Thursday, 8 April 2021

The Question in Bodies #32: Neurodiverse part 3

May (2002)


[Many more spoilers, so do go and see May before you read this. Hell, go and see May even if you don't read this, because May is brilliant.]

The funny thing about characters coded as neurodiverse and called “weird” is that often the films in which they appear try to give us reasons why they are like this.

In Excision, Pauline self-diagnoses with Borderline Personality Disorder. In Lucky McKee’s phenomenal 2002 debut May, we see a sort of prologue where titular protagonist May Canaday, as a child, shunned by other kids because of her odd behaviour and the lazy eye which means she has to wear an eye patch. Her mother, who is also sort of weird, gives her a creepy doll called Suzie, which she has to keep in a glass box and never touch because she's fragile. “If you can’t find a friend,” says May’s mother, “make one.”

And obviously the proverb is the sort of thing you say to encourage a kid to be outgoing and friendly and decent but May’s mother doesn’t mean that. She means that she literally made herself a doll when she was a kid, and kept her in a glass box because that was her best chance at making a friend. The doll has to stay in the box, pristine and untouched and impossible to be played with, never more than the idea of a toy and the idea of a friend. This is in no way an example of a parenting strategy conducive to normality.

In the film, these brief minutes are supposed to give you an explanatory context: no wonder she grew up strange and lonely, you’re supposed to think, having been brought up by someone so uptight and emotionally distant. And of course that’s a cinematic shorthand for “weird childhood”. But because it’s a shorthand, it opens itself to interpretations which probably aren’t even intended by the filmmaker, but which are a credit to that filmmaker, because, again, if you are good enough at observing and replicating the look and feel of a thing, you don’t even have to know what that thing is.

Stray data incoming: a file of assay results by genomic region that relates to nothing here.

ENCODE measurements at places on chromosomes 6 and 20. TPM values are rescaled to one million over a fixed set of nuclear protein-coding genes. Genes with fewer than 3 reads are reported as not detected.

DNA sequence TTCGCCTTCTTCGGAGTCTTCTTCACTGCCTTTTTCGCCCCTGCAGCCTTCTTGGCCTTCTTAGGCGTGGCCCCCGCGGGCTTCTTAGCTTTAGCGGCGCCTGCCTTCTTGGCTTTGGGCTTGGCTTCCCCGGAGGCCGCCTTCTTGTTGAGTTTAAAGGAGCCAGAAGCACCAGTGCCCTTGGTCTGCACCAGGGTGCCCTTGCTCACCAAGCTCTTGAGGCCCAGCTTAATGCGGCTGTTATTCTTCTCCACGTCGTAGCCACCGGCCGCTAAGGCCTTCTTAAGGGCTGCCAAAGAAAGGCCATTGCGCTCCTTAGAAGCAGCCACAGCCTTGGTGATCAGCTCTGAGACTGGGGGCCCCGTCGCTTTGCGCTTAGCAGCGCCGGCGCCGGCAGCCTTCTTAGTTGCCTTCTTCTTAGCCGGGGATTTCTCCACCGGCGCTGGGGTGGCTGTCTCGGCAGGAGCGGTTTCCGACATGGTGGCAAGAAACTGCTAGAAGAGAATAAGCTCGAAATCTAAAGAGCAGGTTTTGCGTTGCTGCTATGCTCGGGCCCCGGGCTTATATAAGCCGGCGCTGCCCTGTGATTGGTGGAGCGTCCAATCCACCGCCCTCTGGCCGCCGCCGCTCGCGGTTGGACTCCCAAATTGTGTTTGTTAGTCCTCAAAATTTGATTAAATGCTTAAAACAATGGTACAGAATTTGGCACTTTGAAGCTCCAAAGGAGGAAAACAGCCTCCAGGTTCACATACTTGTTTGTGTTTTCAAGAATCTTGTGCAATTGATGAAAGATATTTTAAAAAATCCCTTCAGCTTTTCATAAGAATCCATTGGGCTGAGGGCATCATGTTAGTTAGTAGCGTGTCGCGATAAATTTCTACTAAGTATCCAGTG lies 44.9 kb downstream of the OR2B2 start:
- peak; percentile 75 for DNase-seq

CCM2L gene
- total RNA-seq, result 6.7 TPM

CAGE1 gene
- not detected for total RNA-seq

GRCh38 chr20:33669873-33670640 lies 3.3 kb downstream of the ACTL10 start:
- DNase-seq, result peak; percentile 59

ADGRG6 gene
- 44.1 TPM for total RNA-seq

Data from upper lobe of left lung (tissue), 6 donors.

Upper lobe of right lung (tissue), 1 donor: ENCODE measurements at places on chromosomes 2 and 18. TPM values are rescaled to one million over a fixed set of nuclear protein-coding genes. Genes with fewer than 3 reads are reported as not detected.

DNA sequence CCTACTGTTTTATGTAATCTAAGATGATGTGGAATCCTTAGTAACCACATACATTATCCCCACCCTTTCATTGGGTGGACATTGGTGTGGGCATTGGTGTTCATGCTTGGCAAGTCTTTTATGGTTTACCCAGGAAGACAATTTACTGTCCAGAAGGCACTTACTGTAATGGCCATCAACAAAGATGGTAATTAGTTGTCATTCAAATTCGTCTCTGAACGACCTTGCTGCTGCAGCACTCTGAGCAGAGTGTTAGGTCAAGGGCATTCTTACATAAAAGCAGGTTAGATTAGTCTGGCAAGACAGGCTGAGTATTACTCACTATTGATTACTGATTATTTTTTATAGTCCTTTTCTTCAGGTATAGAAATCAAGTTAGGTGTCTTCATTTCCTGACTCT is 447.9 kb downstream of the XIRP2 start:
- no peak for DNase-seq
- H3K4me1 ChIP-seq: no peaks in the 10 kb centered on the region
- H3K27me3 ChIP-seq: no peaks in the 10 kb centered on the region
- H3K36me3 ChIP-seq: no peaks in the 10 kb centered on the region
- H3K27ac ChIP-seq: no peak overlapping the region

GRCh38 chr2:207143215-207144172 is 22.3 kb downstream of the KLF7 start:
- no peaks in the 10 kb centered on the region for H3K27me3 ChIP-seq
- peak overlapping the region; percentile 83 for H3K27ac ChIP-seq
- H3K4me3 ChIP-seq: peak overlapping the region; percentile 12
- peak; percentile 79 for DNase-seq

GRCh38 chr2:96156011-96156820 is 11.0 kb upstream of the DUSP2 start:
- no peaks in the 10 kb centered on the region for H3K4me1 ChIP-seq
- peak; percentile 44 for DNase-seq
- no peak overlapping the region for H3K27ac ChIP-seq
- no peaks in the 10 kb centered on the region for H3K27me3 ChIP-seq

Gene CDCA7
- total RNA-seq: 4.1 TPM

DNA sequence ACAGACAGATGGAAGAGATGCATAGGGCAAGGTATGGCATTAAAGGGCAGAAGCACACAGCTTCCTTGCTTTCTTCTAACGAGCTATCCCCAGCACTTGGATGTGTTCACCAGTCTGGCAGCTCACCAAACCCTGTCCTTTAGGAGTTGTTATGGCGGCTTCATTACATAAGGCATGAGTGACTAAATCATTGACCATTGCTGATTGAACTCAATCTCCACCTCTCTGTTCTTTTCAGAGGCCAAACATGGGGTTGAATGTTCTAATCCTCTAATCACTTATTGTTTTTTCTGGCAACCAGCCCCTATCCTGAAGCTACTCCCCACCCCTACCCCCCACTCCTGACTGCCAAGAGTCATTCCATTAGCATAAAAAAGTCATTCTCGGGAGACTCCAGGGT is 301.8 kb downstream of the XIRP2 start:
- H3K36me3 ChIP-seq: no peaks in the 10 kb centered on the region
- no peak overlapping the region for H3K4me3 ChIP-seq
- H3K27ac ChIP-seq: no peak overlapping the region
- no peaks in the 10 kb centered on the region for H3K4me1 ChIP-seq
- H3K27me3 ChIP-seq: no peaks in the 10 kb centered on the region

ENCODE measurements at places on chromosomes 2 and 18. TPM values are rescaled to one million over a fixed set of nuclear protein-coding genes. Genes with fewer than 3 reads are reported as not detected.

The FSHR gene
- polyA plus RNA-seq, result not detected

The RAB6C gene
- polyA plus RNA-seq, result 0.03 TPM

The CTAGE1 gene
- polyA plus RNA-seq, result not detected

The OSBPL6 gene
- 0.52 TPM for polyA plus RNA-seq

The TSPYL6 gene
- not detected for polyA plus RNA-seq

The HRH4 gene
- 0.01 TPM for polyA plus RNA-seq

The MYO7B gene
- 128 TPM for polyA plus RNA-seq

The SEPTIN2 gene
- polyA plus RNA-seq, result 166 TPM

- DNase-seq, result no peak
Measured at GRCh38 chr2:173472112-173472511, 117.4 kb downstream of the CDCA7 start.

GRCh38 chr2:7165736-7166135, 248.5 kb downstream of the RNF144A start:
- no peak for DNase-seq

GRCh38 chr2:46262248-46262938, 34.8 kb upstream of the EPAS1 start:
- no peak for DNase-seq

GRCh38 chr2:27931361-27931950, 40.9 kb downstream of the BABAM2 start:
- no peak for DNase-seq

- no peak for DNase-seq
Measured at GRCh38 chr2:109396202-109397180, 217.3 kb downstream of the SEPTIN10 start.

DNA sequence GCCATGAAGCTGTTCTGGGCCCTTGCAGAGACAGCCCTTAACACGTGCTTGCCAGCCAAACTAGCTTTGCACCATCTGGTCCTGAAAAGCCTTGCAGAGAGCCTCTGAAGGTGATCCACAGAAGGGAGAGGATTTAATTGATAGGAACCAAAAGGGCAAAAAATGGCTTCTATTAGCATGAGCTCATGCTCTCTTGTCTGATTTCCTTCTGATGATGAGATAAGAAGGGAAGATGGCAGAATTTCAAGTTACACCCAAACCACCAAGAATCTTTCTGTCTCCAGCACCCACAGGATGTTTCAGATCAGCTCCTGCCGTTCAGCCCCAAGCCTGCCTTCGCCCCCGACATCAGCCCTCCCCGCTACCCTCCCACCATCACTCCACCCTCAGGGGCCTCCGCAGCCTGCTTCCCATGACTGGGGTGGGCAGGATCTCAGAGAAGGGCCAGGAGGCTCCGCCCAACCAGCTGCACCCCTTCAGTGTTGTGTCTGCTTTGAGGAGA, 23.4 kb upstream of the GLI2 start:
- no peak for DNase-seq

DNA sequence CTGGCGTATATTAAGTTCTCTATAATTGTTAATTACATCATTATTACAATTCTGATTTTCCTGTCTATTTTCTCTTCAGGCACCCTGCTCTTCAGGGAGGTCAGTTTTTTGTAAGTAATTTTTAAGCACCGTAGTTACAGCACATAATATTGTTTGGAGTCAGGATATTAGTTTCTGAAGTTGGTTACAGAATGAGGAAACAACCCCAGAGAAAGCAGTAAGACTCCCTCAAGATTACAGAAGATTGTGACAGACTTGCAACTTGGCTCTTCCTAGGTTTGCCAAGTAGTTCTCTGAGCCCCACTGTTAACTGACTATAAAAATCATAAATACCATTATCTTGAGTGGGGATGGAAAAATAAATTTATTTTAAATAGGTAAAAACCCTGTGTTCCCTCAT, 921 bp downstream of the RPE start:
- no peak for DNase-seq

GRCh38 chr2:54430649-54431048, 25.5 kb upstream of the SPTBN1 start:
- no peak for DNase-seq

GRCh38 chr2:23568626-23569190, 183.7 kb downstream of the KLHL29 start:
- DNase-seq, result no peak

Where did the home team go?

Neurodiversity runs in families. May’s mother might be signalled as emotionally unavailable, and “weird”, but as I keep saying, conventionally understood signifiers of “weirdness” are also signifiers of neurodiversity under stress. 

So, yes, Mrs Canaday reaching out to her daughter by giving her a thing precious to her and telling her the personal story attached to that object might not be the moment that equips her daughter to deal with the everyday world of social interaction (spoiler: it really, really isn’t), but that attempt at connection by sharing a personal story is exactly what a neurodiverse person would do. Neurodiverse people are often stereotyped as excessively literal, but we often connect obliquely, through our stories. It makes us look like we’re selfish and self-absorbed, that we are making things about us (it’s what the root of the word “autistic” means). But that isn’t it. We express common ground through parallel experience. I learned the hardest possible way that you don’t do it if you want people to like you.